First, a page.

As the UK general election inches ever closer, the more feverish becomes the media’s outpourings. All eyes it seems are on Scotland and the implications of the projected SNP surge for coalition building at Westminster. What however seems to go unmentioned is the consequences of the results in England. Put simply, do future UK governments need to have an overall majority in England? This has always been the norm up till now, and pre devolution did not really matter much anyway. It does now, as can be seen from all the furore over the various attempts to introduce some way to ensure that only English votes determine English laws – EVEL to its friends and foes. The problem at heart is of course the lopsided nature of the current devolution settlement with parliaments or assemblies for Scotland, Wales and Northern Ireland, but nothing for England. Which means that the UK government is also, for all devolved matters, the government of England. Which in turn begs the question, do UK governments need to have an overall majority in England in order to govern in England? Another way to put it would be to ask for how long would the majority in England tolerate “their” government being dependent on Scottish, Welsh or Northern Irish votes?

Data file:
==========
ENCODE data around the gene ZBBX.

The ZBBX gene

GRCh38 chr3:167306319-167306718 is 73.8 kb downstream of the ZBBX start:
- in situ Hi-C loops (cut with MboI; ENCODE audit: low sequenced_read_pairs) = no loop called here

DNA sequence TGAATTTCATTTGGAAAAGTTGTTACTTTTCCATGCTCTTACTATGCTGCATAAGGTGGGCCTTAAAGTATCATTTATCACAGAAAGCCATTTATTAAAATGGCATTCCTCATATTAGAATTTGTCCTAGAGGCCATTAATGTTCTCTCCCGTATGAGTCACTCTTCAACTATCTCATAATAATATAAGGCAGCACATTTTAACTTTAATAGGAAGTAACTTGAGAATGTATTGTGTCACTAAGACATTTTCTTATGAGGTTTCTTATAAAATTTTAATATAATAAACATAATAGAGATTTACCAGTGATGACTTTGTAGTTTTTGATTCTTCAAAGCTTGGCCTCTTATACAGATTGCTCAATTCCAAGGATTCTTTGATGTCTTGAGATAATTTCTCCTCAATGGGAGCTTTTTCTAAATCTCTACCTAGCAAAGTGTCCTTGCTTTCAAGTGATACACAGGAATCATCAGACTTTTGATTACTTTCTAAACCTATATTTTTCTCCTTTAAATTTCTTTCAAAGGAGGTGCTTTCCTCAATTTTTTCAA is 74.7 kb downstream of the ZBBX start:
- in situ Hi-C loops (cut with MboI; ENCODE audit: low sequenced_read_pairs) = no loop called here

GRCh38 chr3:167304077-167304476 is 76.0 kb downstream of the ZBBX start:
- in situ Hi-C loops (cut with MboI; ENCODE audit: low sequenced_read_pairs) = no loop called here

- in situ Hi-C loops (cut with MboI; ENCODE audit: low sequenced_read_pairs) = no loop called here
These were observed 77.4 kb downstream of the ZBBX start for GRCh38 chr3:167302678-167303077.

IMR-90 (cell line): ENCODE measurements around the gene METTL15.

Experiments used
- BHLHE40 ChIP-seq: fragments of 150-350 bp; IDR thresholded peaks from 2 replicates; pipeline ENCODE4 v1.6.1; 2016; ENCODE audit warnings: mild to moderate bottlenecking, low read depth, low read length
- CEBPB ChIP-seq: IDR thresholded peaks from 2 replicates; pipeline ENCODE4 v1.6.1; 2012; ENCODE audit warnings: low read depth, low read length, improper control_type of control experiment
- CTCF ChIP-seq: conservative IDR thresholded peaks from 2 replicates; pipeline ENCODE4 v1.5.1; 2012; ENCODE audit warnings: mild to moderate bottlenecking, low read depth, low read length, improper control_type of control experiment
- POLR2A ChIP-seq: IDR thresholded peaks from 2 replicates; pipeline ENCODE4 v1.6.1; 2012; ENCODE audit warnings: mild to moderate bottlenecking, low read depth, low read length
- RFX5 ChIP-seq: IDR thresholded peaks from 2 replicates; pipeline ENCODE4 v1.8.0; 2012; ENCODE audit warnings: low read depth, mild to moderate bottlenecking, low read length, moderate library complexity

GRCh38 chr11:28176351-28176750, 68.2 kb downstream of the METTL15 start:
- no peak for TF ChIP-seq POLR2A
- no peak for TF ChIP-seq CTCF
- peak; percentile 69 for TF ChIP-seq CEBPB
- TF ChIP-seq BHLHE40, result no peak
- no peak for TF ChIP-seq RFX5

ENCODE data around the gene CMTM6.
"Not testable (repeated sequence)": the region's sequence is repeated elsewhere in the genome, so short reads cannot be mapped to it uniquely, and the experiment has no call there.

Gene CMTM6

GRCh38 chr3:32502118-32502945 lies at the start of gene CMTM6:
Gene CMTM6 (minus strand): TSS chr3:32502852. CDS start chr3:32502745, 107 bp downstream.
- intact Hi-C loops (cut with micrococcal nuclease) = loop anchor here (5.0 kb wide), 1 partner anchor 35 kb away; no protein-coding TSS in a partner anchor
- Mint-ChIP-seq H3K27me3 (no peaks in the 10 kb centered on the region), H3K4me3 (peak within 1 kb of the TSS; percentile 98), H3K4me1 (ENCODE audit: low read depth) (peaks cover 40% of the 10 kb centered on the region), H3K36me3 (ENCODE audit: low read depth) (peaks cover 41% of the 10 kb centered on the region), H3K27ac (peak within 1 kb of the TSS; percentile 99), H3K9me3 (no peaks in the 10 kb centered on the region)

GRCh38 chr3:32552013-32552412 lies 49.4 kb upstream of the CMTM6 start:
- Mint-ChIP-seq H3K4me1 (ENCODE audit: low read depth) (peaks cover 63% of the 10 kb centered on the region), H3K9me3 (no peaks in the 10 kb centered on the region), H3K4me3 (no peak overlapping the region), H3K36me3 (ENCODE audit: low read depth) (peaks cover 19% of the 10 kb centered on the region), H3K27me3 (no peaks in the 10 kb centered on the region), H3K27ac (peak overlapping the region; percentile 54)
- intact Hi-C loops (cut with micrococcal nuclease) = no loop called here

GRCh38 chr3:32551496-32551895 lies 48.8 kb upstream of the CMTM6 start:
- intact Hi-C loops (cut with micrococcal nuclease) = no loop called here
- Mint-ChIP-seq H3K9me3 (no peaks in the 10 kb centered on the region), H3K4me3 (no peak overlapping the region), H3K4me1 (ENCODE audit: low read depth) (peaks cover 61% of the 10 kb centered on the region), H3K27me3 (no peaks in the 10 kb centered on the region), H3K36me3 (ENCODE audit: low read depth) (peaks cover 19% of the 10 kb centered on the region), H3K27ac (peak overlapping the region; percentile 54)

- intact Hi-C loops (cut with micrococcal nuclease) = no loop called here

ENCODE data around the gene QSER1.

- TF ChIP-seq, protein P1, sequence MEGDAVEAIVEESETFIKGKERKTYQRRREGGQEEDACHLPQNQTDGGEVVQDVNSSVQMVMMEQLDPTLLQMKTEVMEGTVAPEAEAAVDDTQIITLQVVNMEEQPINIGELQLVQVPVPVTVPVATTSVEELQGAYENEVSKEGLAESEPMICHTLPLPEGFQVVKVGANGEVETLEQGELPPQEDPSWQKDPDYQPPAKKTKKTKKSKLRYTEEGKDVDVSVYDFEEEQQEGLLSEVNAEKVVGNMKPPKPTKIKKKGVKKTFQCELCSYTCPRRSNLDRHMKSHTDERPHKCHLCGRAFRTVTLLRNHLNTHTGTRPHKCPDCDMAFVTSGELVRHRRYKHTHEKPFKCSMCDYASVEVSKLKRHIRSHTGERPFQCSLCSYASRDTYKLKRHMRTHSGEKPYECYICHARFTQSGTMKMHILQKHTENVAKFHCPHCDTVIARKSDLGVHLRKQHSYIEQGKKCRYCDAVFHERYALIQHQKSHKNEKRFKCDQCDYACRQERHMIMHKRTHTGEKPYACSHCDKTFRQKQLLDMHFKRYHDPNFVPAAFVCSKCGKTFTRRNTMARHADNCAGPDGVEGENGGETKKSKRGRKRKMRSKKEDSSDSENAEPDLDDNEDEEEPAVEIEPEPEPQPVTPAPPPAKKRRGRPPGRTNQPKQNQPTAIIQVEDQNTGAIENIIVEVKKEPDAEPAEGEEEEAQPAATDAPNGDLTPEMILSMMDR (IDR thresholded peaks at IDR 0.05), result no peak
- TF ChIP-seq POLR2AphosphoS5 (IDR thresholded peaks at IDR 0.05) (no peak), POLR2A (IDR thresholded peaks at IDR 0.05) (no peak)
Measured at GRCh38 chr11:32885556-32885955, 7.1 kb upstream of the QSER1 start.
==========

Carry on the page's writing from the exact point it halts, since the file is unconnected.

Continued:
This is an English Question that is possibly even more important than any Scottish Question. It is particularly relevant right now as just about all current opinion polls indicate that it will very difficult, if not impossible, for either Labour or the Tories to form a government with an overall majority in both England and the whole of the UK. The difficulty is different for our two main UK parties. The Tories are likely to emerge with an overall majority in England, but will find it very difficult to construct a stable majority in the UK as a whole. While for Labour their problem is the opposite – they are most likely to be in a minority in England, but find it possible to form a majority across the UK.